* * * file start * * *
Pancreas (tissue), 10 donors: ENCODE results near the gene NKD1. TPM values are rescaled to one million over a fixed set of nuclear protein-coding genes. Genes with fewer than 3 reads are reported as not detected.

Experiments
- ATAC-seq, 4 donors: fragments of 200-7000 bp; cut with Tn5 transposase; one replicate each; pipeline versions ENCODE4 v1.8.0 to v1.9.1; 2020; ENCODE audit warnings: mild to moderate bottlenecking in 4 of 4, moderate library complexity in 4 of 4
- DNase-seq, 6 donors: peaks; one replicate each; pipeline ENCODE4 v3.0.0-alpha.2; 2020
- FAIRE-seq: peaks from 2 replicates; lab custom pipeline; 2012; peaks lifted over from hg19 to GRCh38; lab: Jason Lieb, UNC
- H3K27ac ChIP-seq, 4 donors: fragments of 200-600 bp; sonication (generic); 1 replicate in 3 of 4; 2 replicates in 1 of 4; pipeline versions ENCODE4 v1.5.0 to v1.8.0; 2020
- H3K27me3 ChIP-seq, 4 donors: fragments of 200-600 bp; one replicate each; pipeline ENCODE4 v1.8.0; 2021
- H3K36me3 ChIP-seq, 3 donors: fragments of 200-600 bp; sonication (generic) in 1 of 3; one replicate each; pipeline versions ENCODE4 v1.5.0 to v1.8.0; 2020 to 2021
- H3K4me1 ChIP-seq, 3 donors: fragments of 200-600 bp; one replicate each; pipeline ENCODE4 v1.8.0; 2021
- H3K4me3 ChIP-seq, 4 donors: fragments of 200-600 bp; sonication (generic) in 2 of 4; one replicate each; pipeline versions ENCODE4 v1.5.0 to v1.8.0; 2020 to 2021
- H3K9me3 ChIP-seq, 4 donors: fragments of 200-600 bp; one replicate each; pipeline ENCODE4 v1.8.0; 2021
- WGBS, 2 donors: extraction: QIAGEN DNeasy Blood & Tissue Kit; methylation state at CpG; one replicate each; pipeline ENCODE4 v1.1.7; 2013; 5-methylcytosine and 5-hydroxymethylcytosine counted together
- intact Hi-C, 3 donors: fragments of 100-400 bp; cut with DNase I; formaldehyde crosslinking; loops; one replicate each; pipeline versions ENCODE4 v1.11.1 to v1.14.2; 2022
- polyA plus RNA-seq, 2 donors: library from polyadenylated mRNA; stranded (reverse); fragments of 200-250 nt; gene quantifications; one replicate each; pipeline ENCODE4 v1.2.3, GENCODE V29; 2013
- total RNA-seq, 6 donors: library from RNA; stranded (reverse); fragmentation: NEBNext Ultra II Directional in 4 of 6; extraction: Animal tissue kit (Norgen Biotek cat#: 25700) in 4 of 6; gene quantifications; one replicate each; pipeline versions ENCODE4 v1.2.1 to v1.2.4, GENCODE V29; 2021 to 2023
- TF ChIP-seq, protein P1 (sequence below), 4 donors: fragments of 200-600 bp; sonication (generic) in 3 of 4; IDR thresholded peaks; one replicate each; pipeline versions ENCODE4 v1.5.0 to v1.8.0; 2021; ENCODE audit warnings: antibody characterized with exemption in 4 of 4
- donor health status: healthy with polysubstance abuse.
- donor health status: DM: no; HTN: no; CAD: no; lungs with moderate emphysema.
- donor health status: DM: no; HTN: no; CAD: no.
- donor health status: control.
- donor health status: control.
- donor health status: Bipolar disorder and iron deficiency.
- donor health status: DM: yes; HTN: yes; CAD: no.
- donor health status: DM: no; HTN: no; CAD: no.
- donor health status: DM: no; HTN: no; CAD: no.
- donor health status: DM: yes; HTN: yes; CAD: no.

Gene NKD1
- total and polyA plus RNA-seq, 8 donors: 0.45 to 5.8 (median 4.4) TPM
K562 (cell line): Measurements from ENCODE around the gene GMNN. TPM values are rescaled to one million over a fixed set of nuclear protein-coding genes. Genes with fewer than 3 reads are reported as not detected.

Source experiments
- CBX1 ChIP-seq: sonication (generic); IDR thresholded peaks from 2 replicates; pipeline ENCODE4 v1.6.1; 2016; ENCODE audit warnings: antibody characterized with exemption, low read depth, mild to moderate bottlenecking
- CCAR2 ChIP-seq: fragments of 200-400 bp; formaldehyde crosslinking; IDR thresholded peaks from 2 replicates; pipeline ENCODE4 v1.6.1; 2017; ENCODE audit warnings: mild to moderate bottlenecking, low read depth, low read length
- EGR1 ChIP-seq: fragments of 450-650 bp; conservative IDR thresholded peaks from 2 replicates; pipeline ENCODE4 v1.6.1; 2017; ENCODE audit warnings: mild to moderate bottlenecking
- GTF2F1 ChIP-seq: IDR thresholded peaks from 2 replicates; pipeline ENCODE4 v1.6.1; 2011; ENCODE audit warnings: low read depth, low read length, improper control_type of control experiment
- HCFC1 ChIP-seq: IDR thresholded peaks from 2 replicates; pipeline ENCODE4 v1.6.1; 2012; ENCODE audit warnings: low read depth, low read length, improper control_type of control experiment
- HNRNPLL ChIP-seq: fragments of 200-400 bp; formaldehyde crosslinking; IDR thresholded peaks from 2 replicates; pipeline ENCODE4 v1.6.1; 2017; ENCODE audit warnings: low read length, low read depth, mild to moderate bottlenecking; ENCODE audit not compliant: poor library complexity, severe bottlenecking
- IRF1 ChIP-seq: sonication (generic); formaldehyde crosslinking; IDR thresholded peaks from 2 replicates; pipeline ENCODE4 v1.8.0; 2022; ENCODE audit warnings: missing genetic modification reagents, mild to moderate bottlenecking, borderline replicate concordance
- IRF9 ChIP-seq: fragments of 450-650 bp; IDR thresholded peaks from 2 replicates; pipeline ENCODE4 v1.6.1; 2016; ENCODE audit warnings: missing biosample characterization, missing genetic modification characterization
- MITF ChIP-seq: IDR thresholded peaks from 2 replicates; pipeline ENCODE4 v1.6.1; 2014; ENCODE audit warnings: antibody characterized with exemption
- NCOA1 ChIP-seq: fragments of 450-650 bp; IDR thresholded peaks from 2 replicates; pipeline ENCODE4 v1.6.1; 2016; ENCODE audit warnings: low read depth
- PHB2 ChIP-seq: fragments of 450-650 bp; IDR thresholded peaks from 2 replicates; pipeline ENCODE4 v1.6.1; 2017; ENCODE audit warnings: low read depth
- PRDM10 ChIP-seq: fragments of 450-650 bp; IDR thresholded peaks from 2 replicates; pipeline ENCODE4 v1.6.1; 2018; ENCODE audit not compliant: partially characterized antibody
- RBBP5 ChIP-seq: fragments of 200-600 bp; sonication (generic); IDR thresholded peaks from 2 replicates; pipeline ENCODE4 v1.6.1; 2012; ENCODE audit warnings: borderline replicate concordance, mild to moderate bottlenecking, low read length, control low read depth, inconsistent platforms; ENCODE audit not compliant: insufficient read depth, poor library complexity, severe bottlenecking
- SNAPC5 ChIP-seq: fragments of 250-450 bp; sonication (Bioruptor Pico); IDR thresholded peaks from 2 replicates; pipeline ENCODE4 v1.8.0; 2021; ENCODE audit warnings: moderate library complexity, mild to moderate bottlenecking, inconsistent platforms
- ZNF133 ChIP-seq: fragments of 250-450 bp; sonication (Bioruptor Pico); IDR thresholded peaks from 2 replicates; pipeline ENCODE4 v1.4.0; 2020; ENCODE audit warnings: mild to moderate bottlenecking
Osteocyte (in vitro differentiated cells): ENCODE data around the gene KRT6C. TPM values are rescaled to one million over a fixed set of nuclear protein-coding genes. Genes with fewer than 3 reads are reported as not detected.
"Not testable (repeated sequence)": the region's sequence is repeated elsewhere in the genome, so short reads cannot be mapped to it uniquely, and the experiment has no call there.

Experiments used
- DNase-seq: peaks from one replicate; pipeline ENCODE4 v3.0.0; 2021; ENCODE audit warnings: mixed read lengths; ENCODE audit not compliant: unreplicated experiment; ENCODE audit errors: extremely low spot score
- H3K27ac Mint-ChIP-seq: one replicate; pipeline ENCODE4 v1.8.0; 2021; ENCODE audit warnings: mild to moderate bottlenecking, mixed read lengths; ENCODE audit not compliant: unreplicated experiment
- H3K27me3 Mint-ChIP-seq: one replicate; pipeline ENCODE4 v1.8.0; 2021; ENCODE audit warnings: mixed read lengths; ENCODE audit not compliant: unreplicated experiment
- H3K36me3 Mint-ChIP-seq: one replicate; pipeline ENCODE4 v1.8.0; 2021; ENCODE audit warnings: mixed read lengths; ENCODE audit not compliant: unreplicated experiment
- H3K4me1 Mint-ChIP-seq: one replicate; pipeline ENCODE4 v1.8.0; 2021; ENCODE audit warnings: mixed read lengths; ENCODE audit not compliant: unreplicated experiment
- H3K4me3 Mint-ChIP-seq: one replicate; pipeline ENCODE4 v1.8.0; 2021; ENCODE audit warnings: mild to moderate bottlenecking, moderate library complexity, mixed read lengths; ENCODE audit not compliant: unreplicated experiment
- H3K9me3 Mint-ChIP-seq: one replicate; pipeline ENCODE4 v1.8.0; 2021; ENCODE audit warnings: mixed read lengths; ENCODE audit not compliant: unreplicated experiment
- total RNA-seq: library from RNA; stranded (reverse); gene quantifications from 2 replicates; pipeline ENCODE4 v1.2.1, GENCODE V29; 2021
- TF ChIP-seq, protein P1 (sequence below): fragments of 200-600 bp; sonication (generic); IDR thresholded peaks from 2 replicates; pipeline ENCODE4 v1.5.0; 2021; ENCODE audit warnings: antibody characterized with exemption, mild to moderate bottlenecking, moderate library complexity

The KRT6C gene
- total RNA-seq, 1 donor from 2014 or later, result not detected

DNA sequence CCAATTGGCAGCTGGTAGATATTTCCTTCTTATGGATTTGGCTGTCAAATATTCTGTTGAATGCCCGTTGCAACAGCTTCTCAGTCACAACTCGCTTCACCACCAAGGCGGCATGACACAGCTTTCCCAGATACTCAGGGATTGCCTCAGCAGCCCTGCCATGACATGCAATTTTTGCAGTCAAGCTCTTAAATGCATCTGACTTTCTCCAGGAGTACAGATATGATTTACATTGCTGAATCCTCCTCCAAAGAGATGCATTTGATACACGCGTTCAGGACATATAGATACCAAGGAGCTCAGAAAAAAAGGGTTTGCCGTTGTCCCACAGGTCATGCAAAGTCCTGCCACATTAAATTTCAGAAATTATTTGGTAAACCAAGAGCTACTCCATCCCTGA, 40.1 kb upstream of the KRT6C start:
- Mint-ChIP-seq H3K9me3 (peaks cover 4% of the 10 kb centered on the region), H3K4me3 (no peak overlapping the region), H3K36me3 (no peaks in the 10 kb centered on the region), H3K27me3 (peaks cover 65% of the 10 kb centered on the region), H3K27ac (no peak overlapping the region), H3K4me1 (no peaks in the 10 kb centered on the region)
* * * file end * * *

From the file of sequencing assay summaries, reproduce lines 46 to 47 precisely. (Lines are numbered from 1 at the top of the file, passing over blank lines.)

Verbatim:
Osteocyte (in vitro differentiated cells): ENCODE data around the gene KRT6C. TPM values are rescaled to one million over a fixed set of nuclear protein-coding genes. Genes with fewer than 3 reads are reported as not detected.
"Not testable (repeated sequence)": the region's sequence is repeated elsewhere in the genome, so short reads cannot be mapped to it uniquely, and the experiment has no call there.